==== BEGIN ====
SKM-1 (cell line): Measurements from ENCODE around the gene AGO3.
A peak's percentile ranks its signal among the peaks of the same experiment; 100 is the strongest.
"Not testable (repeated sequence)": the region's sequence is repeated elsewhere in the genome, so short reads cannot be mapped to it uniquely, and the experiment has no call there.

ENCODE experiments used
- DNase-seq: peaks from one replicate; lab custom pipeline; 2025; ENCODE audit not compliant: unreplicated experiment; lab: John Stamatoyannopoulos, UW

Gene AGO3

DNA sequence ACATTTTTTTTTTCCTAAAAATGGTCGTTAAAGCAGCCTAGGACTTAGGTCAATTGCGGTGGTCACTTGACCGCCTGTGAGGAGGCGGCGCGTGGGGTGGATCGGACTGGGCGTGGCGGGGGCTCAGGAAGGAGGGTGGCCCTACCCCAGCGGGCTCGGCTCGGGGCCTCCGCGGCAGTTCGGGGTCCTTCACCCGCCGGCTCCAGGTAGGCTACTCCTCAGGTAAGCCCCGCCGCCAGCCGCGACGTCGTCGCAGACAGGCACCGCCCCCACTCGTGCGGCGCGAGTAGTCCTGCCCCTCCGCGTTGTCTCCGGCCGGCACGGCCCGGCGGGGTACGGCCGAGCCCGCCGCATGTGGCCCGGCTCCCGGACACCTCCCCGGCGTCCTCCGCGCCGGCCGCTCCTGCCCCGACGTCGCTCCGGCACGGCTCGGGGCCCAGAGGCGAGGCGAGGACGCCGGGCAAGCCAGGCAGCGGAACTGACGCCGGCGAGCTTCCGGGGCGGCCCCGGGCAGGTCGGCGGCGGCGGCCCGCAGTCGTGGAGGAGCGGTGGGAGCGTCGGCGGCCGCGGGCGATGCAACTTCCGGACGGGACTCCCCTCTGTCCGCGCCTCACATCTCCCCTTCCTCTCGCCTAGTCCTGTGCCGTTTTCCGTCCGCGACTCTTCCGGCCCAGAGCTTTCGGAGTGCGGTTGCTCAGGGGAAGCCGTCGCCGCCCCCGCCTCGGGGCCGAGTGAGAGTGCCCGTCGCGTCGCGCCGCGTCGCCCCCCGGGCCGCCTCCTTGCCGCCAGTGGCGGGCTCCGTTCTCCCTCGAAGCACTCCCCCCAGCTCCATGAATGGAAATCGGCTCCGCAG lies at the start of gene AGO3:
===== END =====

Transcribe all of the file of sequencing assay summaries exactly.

SKM-1 (cell line): Measurements from ENCODE around the gene AGO3.
A peak's percentile ranks its signal among the peaks of the same experiment; 100 is the strongest.
"Not testable (repeated sequence)": the region's sequence is repeated elsewhere in the genome, so short reads cannot be mapped to it uniquely, and the experiment has no call there.

ENCODE experiments used
- DNase-seq: peaks from one replicate; lab custom pipeline; 2025; ENCODE audit not compliant: unreplicated experiment; lab: John Stamatoyannopoulos, UW

Gene AGO3

DNA sequence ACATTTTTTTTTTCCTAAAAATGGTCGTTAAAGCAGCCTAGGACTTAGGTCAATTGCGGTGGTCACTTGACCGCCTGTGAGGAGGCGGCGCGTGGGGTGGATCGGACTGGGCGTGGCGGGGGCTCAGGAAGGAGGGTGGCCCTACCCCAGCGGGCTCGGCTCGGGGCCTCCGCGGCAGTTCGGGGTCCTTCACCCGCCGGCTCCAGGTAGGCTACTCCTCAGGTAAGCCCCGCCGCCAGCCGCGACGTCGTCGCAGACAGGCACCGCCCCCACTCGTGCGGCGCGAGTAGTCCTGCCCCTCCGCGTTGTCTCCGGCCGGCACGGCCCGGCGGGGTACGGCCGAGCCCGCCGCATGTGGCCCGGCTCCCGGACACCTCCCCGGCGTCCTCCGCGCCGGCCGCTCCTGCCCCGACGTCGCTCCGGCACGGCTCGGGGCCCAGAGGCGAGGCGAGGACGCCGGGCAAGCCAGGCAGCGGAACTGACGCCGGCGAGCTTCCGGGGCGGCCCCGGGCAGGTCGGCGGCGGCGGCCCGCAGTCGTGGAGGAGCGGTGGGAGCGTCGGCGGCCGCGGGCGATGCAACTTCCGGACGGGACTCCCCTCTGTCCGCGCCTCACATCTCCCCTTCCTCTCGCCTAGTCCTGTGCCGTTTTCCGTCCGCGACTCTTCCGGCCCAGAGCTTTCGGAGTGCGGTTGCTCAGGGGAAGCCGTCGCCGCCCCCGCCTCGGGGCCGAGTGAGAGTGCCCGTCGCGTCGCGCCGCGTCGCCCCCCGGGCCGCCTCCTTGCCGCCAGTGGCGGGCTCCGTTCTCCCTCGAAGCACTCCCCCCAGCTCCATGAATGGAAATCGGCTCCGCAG lies at the start of gene AGO3: